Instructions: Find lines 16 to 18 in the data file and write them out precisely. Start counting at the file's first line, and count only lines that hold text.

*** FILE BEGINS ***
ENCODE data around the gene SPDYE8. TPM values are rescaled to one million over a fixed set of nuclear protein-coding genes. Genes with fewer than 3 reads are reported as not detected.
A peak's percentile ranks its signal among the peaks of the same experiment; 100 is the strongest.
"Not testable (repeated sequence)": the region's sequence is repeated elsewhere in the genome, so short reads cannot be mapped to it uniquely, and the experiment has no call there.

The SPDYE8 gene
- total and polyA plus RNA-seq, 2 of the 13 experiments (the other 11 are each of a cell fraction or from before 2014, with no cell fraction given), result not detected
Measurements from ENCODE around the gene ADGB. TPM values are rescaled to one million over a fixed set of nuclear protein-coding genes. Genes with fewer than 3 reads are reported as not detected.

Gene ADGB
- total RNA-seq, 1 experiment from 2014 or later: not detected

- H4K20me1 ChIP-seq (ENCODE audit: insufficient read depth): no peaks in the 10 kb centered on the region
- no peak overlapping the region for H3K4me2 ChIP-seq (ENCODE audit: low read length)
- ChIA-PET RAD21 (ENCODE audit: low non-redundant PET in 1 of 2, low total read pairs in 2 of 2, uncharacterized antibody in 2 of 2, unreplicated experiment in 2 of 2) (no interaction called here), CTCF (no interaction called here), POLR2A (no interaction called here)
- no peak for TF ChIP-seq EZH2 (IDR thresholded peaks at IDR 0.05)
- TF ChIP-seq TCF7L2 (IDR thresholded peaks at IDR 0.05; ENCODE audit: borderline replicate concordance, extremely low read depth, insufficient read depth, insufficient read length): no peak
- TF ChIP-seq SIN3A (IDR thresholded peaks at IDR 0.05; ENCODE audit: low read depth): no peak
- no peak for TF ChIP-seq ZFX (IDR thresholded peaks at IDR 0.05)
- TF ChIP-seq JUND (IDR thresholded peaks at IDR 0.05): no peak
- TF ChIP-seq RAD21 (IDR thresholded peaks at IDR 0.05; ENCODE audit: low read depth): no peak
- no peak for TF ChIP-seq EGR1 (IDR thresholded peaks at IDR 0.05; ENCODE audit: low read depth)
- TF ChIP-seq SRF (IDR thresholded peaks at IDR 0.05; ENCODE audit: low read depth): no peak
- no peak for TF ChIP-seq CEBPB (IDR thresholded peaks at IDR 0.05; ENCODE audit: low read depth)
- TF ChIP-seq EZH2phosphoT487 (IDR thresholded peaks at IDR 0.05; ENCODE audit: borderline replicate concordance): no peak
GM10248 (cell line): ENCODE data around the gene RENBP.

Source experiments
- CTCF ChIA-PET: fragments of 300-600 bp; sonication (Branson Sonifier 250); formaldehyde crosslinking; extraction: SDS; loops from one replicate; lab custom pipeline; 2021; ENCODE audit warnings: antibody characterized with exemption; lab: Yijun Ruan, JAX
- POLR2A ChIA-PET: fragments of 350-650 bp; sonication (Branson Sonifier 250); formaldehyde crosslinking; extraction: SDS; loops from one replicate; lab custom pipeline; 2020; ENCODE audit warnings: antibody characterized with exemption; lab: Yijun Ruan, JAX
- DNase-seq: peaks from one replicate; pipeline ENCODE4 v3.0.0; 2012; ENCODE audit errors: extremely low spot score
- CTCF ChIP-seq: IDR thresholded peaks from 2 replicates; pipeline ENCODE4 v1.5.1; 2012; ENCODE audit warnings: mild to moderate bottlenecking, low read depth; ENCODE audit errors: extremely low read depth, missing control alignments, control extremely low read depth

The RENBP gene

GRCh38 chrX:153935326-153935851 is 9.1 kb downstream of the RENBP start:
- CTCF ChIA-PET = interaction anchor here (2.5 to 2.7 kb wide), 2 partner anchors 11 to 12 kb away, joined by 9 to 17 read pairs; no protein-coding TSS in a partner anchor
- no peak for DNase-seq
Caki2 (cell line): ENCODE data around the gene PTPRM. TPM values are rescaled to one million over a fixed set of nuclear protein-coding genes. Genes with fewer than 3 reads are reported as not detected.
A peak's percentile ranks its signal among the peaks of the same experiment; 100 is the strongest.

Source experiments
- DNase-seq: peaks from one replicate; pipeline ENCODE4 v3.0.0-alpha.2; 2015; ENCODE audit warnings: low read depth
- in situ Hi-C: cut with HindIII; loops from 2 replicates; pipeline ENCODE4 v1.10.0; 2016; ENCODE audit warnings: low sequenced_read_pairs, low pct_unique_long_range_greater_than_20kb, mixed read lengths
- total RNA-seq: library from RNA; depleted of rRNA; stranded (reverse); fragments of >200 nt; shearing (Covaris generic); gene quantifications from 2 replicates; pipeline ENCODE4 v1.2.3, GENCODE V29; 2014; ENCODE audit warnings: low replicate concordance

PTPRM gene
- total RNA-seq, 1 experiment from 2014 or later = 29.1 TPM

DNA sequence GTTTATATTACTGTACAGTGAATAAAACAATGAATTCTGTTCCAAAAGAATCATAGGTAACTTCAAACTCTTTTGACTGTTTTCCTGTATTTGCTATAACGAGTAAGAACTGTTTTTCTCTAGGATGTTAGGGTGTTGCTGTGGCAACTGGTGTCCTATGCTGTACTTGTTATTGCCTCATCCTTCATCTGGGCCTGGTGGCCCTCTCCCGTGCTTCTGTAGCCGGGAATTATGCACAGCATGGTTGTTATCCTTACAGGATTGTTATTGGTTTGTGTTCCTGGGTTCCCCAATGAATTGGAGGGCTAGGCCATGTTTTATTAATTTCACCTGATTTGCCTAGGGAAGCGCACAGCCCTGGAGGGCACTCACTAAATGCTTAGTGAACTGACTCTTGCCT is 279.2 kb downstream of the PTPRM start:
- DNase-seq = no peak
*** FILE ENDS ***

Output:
- TF ChIP-seq JUND (IDR thresholded peaks at IDR 0.05): no peak
- TF ChIP-seq RAD21 (IDR thresholded peaks at IDR 0.05; ENCODE audit: low read depth): no peak
- no peak for TF ChIP-seq EGR1 (IDR thresholded peaks at IDR 0.05; ENCODE audit: low read depth)